A koan is a riddle or puzzle that Zen Buddhists use during meditation to help them unravel greater truths about the world and about themselves.
These succinct paradoxical statement or question used as a meditation discipline for novices, particularly in the Rinzai sect are intended to exhaust the analytic intellect and the egoistic will, readying the mind to entertain an appropriate response on the intuitive level. Each such exercise constitutes both a communication of some aspect of Zen experience and a test of the students competence.
The koan serves as a surgical tool used to cut into and then break through the mind of the practitioner… Koans aren’t just puzzles that your mind figures out suddenly and proclaims, “Aha! the answer is three!” They wait for you to open enough to allow the space necessary for them to enter into your depths—the inner regions beyond knowing.
To study Zen is to embark on a path of learning to stop resisting reality, and in doing so to free oneself from superfluous drama and the ceaseless ebb and flow of mental states.
Here are some koans that I hope are particularly useful and relevant to your own spiritual and martial arts journey.
Flow Like a River
There is the story of a young martial arts student who was under the tutelage of a famous master.
One day, the master was watching a practice session in the courtyard. He realized that the presence of the other students was interfering with the young man’s attempts to perfect his technique. The master could sense the young man’s frustration. He went up to the young man and tapped him on his shoulder.
“What’s the problem?” he inquired. “I don’t know”, said the youth, with a strained expression. “No matter how much I try, I am unable to execute the moves properly”. “Before you can master technique, you must understand harmony. Come with me, I will explain”, replied the master.
The teacher and student left the building and walked some distance into the woods until they came upon a stream. The master stood silently on the bank for several moments. Then he spoke. “Look at the stream,” he said. “There are rocks in its way. Does it slam into them out of frustration? It simply flows over and around them and moves on! Be like the water and you will know what harmony is.” The young man took the master’s advice to heart. Soon, he was barely noticing the other students around him. Nothing could come in his way of executing the most perfect moves.
The Diamond Sutra
Out of nowhere, the mind comes forth.
A Master was asked the question, “What is the Way?” by a curious monk. “It is right before your eyes,” said the master. “Why do I not see it for myself?” “Because you are thinking of yourself.” “What about you: do you see it?” “So long as you see double, saying I don’t and you do, and so on, your eyes are clouded,” said the master. “When there is neither ‘I’ nor ‘You,’ can one see it?” “When there is neither ‘I’ nor ‘You,’ who is the one that wants to see it?”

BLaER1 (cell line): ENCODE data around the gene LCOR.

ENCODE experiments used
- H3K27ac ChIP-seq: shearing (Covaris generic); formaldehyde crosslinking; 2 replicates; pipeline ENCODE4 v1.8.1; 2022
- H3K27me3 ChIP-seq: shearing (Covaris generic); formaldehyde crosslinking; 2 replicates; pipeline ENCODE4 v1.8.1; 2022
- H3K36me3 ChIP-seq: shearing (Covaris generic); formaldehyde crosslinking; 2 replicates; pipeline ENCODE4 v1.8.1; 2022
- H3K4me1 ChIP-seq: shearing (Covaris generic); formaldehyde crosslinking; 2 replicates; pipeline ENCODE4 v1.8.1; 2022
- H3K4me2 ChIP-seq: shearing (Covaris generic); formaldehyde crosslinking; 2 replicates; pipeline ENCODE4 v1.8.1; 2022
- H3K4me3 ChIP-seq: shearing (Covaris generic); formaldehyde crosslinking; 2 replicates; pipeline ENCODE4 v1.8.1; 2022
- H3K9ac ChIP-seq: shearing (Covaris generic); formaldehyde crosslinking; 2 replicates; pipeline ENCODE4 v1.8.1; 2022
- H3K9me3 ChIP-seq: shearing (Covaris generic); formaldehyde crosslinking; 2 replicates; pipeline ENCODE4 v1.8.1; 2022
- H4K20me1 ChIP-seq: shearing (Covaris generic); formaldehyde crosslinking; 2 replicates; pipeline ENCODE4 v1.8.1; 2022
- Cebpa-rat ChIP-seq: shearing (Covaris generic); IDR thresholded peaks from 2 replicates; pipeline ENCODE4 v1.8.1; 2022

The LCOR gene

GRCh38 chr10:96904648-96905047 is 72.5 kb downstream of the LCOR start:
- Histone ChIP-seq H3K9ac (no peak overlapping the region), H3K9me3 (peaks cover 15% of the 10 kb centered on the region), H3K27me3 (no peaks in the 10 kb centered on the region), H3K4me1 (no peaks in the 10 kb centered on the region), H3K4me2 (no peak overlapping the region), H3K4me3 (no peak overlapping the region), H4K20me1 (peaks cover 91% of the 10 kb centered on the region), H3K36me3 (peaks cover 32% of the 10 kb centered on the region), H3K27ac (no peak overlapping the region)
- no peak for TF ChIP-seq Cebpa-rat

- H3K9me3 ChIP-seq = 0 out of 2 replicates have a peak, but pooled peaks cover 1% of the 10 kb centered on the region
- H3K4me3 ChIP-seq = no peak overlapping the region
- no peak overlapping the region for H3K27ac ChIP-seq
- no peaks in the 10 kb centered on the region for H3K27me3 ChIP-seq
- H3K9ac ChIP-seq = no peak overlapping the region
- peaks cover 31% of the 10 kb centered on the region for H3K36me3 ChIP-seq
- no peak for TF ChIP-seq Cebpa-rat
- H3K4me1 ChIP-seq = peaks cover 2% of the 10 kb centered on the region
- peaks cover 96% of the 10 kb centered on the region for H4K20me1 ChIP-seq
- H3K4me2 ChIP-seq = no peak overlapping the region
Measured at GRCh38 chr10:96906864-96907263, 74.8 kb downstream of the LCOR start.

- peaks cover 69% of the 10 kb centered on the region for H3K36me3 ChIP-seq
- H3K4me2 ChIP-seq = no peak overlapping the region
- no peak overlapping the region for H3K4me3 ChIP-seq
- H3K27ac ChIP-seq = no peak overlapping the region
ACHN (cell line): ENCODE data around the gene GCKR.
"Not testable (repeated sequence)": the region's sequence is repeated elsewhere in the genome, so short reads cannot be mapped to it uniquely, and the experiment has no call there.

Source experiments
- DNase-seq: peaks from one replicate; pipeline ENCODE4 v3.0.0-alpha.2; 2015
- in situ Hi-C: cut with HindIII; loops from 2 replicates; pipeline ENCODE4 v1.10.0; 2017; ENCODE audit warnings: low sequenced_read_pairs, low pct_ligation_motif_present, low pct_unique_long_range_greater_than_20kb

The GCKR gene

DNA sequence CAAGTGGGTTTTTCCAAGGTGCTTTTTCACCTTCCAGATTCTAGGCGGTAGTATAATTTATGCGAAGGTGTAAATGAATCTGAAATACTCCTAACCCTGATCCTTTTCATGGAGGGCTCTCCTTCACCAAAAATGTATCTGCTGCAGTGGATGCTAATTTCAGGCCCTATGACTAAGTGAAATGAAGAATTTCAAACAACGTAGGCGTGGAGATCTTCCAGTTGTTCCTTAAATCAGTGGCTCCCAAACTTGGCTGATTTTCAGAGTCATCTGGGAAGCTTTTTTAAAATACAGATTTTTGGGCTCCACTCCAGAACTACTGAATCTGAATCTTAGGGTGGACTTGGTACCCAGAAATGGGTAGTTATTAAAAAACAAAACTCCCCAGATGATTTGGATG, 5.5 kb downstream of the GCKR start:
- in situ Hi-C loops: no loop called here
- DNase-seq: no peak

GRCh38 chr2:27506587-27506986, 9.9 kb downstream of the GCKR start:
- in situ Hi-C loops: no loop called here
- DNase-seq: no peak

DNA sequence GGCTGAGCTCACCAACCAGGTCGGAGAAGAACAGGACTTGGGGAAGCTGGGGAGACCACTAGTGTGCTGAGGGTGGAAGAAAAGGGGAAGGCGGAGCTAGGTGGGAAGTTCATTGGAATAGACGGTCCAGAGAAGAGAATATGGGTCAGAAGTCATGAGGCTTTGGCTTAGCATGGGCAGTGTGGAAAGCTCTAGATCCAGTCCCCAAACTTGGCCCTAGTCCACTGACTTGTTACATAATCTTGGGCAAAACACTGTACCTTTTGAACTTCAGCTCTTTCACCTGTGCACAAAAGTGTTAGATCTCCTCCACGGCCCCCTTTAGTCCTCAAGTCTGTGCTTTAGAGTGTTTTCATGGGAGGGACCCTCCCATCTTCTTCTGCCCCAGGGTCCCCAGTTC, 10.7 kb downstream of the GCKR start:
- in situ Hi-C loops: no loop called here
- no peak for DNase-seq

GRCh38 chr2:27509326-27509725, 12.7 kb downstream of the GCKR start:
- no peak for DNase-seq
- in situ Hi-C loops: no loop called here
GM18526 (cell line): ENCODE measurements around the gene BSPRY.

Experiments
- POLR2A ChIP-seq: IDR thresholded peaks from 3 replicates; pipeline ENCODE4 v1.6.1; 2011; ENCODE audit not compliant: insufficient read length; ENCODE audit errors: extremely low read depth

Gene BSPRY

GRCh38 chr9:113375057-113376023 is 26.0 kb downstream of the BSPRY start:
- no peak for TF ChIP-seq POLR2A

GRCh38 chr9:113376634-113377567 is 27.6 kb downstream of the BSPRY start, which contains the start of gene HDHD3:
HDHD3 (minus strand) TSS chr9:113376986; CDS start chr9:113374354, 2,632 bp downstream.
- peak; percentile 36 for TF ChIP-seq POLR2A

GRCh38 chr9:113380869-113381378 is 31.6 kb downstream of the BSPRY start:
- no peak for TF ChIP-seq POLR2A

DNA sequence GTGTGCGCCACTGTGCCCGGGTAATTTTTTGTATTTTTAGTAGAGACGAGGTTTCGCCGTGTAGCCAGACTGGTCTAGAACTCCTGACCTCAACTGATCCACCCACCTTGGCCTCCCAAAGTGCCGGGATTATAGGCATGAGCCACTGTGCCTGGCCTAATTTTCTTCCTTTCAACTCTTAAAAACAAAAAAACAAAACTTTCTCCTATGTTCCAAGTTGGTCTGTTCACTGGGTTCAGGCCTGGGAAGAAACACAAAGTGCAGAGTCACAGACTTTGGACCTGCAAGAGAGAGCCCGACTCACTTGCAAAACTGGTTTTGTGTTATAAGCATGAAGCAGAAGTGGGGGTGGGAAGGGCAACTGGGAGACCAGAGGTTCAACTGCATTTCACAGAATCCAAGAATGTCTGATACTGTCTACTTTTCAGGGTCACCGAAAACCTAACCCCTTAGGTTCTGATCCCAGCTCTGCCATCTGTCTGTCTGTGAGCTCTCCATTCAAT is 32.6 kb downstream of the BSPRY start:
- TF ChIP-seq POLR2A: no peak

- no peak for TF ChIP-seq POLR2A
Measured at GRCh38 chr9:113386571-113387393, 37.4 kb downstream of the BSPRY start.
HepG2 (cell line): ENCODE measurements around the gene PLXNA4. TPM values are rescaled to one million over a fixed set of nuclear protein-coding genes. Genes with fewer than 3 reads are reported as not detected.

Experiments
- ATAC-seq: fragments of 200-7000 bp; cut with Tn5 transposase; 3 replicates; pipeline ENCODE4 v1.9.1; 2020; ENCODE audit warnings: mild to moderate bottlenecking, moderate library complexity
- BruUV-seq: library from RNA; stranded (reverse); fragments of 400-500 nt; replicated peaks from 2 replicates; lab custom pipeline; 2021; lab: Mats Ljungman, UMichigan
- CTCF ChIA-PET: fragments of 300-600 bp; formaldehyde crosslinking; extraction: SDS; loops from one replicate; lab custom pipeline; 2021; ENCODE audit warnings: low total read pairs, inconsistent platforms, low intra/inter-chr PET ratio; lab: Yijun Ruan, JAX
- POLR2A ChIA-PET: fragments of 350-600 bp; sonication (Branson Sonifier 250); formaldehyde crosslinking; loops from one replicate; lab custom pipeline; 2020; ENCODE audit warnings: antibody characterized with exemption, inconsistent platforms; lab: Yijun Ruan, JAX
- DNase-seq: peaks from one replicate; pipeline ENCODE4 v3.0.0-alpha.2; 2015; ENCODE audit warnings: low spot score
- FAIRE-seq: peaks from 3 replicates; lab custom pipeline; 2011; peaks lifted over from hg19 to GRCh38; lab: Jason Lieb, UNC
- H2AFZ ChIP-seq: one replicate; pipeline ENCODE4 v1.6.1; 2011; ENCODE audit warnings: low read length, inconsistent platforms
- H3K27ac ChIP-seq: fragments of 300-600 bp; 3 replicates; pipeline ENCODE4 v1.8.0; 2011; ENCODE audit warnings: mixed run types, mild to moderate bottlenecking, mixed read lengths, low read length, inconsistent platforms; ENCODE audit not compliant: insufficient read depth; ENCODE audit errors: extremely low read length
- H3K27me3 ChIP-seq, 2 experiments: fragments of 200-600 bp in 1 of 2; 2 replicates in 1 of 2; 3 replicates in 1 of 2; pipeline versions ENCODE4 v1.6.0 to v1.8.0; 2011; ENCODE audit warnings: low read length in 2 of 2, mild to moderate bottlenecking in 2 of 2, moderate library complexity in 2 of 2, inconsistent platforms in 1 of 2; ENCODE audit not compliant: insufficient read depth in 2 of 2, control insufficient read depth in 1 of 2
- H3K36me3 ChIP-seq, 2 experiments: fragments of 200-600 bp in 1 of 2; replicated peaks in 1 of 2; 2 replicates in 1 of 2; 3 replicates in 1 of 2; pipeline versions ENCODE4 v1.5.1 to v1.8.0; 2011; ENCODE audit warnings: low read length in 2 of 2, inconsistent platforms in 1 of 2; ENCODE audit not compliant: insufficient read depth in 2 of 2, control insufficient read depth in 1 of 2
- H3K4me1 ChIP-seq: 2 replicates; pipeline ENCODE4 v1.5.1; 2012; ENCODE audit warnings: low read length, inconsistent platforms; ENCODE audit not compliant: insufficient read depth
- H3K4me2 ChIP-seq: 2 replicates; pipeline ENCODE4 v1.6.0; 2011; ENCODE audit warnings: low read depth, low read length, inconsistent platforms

An aged monk, who had lived a long and active life, was assigned a chaplain’s role at an academy for girls. In discussion groups he often found that the subject of love became a central topic. This comprised his warning to the young women: “Understand the danger of anything-too-much in your lives. Too much anger in combat can lead to recklessness and death. Too much ardor in religious beliefs can lead to close-mindedness and persecution.
Too much passion in love creates dream images of the beloved – images that ultimately prove false and generate anger. To love too much is to lick honey from the point of a knife.” “But as a celibate monk,” asked one young woman, “how can you know of love between a man and a woman?” “Sometime, dear children,” replied the old teacher, “I will tell you why I became a monk.”
The final koan, I will share with you is MU. This koan is one of the most famous of all and is the one most often used by the leading Zen masters of today: Because of this, the Chinese/Japanese character for MU is sometimes displayed in the dojo or teaching space where Zen students gather.
Joshu (A.D. 778-897) was a famous Chinese Zen Master who lived in Joshu, the province from which he took his name. One day a troubled monk approached him, intending to ask the Master for guidance. As he was about to ask for guidance a dog walked by. The monk pointed to the dog and asked Joshu, “Has that dog a Buddha-nature or not?” The monk had barely completed his question when Joshu shouted: “MU!”
The character for MU literally means “nothing.” Joshu’s answer was quite simply “Nothing,” which was not to say that a dog lacks Buddha-nature. Naturally, both Joshu and the monk knew that Buddha-nature is inherent in all creatures without exception, which is why Joshu’s “MU” should never be interpreted as a denial of this fact.
The only purpose of his response was to break the monk of rational thinking in trying to understand the truth of Zen and to get him to aspire to a higher understanding of reality beyond affirmation and negation, in which all contradictions disappear on their own. Joshu’s “MU” is neither a yes nor a no. It is an answer that surpasses the opposition of yes and no and directly points to Buddha-nature, to the reality beyond yes and no.